A key challenge facing operators is to optimise their preventive maintenance regimes such that they:
- Maintain the safety of the plant;
- Maximise the availability of the plant; and
- Minimise disruptive corrective maintenance or replacement of equipment.
Traditional preventive maintenance is often initially prescribed by original equipment manufacturers on the basis of generic operating cycles, rather than adjusted for operator specific usage, system location, or online condition monitoring.
The Examination, Maintenance, Inspection and Testing (EMIT) optimisation process seeks to understand the plant or system function, highlight the significant equipment items, review the current EMIT regime, and reduce the associated workload, all while maintaining plant safety and improving plant availability.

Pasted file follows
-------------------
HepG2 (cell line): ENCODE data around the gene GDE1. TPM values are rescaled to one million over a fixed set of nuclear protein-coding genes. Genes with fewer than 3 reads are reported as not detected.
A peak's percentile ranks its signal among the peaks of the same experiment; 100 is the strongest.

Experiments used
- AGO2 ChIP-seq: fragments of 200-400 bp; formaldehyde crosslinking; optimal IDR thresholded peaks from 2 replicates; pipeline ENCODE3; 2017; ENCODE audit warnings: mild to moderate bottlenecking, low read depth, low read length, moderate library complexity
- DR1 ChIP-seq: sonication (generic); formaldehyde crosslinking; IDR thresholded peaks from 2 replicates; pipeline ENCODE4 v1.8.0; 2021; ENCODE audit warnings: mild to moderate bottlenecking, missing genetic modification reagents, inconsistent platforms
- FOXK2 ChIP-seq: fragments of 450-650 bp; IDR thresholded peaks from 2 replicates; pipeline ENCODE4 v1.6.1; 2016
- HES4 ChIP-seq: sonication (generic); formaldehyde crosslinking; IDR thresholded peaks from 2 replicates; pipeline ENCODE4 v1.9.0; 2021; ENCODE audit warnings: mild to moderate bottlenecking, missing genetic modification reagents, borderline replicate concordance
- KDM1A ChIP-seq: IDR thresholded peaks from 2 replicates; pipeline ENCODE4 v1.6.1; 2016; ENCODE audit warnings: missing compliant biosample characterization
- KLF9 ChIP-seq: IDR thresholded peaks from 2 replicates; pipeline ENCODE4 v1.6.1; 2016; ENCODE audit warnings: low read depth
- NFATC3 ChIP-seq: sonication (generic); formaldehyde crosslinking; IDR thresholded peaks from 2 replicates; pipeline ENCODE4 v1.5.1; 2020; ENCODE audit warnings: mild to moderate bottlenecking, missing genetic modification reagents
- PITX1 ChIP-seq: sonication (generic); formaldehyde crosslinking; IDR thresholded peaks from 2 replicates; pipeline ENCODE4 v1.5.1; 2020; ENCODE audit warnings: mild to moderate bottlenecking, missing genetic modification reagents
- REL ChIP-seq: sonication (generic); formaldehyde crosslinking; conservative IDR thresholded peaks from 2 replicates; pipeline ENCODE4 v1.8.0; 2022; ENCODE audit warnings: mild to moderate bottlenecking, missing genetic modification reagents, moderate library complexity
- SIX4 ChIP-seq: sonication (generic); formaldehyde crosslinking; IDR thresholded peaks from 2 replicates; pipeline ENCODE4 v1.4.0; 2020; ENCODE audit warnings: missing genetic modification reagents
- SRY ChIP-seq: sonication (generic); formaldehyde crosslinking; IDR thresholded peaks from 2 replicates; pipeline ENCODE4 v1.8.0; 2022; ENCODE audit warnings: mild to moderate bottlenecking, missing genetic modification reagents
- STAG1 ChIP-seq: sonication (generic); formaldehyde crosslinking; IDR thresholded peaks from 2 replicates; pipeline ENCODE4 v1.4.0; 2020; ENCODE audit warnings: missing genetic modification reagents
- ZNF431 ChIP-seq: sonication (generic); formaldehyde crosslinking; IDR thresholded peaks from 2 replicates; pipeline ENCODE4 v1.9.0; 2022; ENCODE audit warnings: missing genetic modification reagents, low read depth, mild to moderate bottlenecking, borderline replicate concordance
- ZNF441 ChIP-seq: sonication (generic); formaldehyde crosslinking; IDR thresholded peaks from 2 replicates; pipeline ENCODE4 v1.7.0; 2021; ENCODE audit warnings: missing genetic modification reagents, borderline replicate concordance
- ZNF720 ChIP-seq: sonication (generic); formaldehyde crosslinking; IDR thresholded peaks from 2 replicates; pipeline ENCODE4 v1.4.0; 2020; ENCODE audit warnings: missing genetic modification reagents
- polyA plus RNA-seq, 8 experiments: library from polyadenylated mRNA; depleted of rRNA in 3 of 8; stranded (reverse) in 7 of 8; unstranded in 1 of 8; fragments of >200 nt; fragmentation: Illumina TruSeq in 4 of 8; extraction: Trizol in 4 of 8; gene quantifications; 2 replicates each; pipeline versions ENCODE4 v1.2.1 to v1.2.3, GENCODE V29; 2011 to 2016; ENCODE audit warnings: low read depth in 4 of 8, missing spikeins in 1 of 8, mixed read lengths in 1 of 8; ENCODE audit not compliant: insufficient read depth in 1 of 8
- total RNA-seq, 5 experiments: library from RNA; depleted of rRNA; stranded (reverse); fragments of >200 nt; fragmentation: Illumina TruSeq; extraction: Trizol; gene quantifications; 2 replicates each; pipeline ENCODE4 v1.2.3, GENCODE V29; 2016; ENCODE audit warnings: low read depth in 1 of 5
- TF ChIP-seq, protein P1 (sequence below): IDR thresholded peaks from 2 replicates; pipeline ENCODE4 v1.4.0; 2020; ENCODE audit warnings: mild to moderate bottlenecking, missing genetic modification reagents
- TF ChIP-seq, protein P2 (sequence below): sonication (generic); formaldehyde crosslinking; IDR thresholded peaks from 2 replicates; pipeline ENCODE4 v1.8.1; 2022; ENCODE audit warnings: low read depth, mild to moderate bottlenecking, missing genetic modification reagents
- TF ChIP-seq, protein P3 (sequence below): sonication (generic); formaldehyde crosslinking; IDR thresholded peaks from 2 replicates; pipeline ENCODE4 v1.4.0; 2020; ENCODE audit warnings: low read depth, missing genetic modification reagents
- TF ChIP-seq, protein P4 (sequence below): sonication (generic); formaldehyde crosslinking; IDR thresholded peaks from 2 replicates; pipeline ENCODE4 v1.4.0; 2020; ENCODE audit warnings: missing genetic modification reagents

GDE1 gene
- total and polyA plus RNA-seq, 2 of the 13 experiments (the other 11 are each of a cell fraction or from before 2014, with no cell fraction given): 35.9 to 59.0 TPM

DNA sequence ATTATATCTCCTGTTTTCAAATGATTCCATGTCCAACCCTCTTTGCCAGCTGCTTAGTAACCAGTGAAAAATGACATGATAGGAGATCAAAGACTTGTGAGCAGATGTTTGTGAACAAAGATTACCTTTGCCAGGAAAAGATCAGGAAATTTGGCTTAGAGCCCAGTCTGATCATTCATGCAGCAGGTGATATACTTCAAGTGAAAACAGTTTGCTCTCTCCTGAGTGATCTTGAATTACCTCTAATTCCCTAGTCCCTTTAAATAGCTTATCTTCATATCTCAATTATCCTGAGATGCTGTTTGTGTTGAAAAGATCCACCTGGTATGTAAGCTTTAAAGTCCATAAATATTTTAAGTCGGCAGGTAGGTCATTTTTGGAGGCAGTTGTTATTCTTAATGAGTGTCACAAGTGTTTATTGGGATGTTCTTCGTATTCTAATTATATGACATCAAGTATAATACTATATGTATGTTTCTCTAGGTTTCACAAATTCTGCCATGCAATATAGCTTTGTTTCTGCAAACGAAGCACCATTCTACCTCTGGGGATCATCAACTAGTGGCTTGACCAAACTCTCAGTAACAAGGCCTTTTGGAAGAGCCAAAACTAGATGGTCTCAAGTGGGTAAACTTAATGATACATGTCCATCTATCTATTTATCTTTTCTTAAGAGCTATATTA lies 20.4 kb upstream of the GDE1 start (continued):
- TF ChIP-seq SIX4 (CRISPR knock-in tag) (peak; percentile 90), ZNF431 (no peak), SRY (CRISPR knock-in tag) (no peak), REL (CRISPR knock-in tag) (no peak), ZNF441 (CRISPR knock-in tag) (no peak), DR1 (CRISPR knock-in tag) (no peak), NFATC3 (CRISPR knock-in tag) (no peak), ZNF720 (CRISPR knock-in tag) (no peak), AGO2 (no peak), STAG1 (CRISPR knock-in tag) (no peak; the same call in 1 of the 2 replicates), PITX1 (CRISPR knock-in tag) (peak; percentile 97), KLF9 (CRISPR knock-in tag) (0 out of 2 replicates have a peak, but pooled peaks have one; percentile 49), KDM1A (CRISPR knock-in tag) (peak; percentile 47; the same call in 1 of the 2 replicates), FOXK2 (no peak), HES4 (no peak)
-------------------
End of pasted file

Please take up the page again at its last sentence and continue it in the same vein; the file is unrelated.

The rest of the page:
WHY CONDUCT AN EMIT OPTIMISATION STUDY?
The total cost of maintenance is the sum of the cost of preventive and corrective maintenance. The optimal maintenance zone is where these two costs are balanced, as illustrated in Figure 1. Locating this balance is an age old problem and this is where an EMIT optimisation study helps. The study aims to establish a cost and plant availability benchmark for the existing maintenance regime, by combining data from current maintenance planning with operating and replacement/repair costs, and then proposing improvements to the maintenance regime to reduce the maintenance burden and improve availability.